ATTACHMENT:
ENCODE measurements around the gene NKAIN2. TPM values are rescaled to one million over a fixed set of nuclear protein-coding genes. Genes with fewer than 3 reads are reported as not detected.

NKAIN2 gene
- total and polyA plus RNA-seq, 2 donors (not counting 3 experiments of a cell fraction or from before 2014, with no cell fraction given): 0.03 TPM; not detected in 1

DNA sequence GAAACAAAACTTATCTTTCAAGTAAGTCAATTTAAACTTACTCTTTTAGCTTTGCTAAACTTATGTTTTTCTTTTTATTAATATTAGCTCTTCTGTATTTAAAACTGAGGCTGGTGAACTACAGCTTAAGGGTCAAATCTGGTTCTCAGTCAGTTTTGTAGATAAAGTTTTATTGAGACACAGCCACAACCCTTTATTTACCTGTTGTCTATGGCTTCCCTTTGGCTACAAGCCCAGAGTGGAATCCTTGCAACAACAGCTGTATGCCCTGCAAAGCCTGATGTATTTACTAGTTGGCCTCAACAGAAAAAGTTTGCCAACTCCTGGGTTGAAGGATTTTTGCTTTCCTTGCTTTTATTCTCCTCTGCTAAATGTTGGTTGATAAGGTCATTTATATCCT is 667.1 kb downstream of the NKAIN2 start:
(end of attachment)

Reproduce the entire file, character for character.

ENCODE measurements around the gene NKAIN2. TPM values are rescaled to one million over a fixed set of nuclear protein-coding genes. Genes with fewer than 3 reads are reported as not detected.

NKAIN2 gene
- total and polyA plus RNA-seq, 2 donors (not counting 3 experiments of a cell fraction or from before 2014, with no cell fraction given): 0.03 TPM; not detected in 1

DNA sequence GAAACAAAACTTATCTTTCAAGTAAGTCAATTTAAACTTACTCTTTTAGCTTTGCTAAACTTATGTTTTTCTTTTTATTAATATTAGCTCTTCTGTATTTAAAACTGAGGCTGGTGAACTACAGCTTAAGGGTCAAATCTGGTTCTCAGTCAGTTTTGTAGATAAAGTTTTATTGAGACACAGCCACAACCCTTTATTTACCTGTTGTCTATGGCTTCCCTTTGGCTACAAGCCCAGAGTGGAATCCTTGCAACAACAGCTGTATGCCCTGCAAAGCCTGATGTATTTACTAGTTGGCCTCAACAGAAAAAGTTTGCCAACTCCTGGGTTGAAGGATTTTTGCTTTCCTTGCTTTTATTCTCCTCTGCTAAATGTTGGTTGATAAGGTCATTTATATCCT is 667.1 kb downstream of the NKAIN2 start: